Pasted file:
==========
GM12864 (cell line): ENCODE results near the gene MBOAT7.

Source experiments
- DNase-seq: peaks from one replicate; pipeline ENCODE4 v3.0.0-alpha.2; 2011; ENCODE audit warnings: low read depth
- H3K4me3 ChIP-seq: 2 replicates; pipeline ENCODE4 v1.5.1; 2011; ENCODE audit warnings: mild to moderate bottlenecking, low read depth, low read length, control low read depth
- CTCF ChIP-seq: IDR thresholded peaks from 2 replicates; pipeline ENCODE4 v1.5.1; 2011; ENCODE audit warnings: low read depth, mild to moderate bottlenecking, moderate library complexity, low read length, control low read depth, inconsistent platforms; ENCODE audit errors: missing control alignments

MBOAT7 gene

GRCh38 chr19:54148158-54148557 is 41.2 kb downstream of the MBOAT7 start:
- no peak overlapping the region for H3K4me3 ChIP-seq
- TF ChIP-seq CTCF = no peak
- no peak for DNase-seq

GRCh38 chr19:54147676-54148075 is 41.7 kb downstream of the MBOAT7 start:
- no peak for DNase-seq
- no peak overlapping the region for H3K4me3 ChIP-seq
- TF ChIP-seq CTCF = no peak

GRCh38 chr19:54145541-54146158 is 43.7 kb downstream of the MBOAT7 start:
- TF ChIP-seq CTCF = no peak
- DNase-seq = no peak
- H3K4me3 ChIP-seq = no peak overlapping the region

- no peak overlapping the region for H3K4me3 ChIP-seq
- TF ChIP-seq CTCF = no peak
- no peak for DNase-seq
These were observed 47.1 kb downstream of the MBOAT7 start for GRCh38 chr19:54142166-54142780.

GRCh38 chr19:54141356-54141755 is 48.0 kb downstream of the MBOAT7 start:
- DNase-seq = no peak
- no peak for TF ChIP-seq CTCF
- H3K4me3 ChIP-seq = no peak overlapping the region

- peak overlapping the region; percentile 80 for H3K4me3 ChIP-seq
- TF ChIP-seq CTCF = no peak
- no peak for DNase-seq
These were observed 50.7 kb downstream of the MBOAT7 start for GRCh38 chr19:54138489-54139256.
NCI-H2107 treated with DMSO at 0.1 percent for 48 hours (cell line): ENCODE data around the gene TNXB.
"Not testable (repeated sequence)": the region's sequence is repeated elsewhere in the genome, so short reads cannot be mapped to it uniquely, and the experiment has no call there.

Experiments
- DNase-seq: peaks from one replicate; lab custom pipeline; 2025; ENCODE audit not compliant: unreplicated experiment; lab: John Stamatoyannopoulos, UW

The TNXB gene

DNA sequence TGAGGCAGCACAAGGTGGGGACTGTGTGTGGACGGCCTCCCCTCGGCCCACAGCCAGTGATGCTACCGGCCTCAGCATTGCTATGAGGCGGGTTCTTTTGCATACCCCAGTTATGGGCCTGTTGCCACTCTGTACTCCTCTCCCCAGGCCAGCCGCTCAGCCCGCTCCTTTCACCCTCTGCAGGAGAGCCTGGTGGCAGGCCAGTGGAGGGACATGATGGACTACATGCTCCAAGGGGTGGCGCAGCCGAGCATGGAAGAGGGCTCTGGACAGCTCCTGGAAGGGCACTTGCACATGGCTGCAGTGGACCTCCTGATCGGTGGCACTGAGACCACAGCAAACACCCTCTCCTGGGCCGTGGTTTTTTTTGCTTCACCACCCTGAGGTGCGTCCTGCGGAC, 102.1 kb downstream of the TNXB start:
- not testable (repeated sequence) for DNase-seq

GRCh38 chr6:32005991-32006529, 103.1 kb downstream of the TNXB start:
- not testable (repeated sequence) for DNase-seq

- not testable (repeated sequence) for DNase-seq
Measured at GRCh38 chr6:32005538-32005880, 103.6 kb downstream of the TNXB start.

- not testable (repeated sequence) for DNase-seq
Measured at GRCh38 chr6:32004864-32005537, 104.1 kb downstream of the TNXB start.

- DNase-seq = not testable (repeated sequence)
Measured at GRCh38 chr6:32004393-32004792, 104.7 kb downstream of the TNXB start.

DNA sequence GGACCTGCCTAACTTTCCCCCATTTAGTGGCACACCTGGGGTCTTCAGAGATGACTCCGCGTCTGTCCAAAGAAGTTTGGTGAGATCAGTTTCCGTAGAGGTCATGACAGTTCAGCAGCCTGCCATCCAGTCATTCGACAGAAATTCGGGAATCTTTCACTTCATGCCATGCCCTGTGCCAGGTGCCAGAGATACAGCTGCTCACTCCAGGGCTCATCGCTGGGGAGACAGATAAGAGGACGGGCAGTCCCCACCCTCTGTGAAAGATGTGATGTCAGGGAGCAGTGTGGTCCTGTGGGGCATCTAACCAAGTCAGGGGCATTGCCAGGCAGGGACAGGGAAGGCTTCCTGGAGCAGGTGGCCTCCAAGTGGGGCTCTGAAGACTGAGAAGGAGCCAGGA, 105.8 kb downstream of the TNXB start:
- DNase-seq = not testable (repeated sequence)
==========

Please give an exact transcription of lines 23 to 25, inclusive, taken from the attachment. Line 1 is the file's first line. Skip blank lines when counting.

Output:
GRCh38 chr19:54141356-54141755 is 48.0 kb downstream of the MBOAT7 start:
- DNase-seq = no peak
- no peak for TF ChIP-seq CTCF